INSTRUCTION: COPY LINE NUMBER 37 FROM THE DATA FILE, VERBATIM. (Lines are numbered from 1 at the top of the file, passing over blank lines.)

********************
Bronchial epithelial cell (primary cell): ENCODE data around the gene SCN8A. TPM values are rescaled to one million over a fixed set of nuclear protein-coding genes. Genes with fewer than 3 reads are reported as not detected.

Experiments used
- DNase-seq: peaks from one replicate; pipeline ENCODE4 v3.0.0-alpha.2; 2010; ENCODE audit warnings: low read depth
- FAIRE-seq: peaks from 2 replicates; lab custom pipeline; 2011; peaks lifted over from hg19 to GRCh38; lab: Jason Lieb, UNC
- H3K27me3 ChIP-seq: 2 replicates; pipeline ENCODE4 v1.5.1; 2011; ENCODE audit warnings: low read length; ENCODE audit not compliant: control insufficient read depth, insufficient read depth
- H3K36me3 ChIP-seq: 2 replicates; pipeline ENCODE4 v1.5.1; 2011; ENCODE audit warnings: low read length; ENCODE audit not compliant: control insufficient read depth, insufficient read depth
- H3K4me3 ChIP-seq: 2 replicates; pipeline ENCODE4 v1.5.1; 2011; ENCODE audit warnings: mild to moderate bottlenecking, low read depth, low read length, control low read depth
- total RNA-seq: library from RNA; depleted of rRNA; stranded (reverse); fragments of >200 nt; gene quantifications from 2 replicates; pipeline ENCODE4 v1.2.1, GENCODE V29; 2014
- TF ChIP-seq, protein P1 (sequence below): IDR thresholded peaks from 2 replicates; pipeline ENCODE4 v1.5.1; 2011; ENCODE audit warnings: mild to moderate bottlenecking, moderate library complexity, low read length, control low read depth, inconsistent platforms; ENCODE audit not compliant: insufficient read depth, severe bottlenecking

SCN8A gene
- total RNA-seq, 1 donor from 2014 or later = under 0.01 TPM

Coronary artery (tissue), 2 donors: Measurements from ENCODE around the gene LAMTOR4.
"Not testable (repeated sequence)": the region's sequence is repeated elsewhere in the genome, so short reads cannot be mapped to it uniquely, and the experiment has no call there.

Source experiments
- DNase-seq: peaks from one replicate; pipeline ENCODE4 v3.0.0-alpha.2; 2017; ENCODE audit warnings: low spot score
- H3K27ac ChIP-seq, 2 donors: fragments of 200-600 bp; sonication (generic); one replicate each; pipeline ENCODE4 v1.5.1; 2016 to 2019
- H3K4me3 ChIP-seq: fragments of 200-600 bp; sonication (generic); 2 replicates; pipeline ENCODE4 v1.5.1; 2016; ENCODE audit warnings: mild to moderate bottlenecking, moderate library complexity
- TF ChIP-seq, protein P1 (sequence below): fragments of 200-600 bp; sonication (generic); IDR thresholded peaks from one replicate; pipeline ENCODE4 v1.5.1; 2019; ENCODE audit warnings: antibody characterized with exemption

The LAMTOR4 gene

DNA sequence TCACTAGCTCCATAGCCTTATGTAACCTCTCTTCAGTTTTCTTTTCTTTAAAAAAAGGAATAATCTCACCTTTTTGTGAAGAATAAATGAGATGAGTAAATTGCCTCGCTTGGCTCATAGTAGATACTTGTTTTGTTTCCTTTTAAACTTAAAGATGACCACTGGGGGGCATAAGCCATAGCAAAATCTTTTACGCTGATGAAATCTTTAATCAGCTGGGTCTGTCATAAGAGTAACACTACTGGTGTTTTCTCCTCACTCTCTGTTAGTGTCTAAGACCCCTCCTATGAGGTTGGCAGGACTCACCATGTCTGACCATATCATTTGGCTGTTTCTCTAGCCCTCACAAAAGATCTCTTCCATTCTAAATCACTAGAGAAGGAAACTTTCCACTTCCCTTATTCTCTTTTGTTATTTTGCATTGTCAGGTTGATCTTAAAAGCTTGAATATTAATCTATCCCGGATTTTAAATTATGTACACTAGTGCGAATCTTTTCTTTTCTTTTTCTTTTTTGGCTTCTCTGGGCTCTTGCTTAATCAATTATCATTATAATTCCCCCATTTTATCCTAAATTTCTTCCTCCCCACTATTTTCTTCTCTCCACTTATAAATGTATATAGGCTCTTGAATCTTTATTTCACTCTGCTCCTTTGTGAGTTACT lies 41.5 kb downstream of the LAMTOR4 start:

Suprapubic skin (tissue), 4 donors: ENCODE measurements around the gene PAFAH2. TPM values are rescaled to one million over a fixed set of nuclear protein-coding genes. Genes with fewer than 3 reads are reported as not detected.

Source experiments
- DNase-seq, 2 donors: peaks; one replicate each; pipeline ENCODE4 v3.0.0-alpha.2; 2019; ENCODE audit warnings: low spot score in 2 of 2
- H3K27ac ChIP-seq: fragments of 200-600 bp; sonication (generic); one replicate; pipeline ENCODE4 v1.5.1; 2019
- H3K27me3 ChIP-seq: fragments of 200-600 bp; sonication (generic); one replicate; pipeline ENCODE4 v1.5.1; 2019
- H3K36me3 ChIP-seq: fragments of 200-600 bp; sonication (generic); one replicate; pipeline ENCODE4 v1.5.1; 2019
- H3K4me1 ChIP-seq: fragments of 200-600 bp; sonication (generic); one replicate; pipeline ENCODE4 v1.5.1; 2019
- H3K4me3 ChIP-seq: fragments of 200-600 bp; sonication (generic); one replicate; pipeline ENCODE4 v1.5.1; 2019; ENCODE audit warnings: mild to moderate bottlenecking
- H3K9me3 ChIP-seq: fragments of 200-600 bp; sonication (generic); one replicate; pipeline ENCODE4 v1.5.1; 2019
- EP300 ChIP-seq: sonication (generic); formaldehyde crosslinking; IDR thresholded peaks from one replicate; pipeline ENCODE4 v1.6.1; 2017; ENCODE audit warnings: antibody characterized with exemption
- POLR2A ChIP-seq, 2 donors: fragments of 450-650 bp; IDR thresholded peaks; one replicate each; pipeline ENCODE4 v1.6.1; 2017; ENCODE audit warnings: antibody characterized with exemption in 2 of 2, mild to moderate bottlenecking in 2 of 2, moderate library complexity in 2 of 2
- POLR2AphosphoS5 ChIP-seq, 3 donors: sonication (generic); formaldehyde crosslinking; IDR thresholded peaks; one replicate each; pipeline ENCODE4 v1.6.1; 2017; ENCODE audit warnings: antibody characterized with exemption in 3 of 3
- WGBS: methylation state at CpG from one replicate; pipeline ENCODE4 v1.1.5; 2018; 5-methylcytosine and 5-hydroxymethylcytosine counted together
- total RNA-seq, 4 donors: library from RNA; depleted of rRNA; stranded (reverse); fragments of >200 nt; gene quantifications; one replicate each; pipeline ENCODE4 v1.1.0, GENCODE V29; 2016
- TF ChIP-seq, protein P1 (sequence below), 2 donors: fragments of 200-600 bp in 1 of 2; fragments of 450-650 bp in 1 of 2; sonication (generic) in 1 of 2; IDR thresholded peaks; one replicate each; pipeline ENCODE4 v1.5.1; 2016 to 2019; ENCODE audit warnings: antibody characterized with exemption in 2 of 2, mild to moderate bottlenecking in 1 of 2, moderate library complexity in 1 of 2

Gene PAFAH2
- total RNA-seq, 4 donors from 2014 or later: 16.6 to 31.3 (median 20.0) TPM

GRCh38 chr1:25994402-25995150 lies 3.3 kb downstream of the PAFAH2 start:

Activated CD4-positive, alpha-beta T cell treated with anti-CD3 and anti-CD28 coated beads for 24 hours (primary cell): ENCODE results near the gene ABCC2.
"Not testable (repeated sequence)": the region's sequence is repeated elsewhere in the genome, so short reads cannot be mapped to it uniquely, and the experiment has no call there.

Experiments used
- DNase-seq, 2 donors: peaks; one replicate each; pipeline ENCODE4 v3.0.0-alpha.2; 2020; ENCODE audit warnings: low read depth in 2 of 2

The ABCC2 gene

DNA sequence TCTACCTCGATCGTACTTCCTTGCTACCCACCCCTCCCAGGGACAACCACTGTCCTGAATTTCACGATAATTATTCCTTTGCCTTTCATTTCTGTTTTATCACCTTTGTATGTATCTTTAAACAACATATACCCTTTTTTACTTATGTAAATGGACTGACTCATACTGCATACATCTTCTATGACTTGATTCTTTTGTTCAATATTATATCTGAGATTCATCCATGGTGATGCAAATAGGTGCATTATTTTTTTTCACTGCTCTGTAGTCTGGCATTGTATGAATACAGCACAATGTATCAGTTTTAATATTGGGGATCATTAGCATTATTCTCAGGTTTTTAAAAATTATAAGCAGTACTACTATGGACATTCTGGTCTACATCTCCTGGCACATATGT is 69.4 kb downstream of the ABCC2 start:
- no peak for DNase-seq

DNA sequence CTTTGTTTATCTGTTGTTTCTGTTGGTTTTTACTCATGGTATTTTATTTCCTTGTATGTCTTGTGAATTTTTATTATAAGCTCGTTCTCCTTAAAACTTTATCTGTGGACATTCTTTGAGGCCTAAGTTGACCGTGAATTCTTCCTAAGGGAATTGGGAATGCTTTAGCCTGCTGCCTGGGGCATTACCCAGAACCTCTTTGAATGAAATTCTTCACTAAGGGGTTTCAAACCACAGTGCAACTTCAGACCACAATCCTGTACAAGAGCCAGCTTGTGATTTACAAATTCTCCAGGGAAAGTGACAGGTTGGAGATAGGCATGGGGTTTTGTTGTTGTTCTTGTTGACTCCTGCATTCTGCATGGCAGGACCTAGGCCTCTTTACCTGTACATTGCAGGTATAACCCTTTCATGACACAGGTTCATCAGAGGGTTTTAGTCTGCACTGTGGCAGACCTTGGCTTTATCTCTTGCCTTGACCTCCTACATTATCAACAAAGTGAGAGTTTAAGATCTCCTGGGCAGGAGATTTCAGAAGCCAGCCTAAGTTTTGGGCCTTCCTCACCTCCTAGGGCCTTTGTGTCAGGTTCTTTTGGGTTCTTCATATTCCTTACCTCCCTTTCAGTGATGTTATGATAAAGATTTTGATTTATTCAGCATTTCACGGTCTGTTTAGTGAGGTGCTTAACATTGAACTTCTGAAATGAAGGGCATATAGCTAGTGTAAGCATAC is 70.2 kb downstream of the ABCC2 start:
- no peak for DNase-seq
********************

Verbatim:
- total RNA-seq, 4 donors from 2014 or later: 16.6 to 31.3 (median 20.0) TPM